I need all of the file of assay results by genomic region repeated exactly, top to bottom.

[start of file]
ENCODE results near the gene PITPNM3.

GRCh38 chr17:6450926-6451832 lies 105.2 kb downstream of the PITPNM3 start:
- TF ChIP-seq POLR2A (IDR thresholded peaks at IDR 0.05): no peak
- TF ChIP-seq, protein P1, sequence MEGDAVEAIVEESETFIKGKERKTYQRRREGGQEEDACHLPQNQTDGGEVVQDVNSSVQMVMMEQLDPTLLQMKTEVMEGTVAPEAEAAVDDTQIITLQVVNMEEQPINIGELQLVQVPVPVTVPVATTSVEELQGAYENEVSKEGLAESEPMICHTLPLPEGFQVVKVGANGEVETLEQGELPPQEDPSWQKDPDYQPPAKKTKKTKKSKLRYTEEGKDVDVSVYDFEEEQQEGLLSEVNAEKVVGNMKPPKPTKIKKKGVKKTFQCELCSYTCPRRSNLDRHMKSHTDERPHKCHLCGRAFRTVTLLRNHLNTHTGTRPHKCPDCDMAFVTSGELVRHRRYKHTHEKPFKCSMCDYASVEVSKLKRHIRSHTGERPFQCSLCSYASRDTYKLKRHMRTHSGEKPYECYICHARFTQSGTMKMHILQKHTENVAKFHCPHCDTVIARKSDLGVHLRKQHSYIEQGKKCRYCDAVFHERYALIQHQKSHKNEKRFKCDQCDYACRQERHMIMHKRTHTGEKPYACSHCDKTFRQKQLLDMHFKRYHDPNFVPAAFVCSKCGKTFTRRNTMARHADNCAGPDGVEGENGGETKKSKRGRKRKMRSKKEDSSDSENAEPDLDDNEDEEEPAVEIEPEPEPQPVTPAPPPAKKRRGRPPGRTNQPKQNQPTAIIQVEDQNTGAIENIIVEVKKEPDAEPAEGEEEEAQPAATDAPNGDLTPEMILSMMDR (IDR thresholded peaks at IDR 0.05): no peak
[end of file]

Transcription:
ENCODE results near the gene PITPNM3.

GRCh38 chr17:6450926-6451832 lies 105.2 kb downstream of the PITPNM3 start:
- TF ChIP-seq POLR2A (IDR thresholded peaks at IDR 0.05): no peak
- TF ChIP-seq, protein P1, sequence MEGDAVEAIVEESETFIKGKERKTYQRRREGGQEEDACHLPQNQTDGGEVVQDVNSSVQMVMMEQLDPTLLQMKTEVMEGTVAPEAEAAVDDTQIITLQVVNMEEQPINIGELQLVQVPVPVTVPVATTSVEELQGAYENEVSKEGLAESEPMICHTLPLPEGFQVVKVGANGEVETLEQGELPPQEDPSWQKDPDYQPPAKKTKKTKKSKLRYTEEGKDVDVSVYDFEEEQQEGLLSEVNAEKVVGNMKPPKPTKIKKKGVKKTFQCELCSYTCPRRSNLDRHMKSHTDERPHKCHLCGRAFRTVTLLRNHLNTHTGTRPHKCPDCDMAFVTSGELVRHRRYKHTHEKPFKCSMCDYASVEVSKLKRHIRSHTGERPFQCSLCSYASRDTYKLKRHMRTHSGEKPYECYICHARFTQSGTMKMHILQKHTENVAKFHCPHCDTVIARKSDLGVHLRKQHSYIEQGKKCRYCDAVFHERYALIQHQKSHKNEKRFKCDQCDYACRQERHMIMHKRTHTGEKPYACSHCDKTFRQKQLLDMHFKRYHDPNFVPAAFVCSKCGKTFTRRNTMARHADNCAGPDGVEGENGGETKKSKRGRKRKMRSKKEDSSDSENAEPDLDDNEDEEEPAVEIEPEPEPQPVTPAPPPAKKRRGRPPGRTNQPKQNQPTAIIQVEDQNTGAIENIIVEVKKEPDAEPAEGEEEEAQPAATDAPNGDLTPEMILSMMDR (IDR thresholded peaks at IDR 0.05): no peak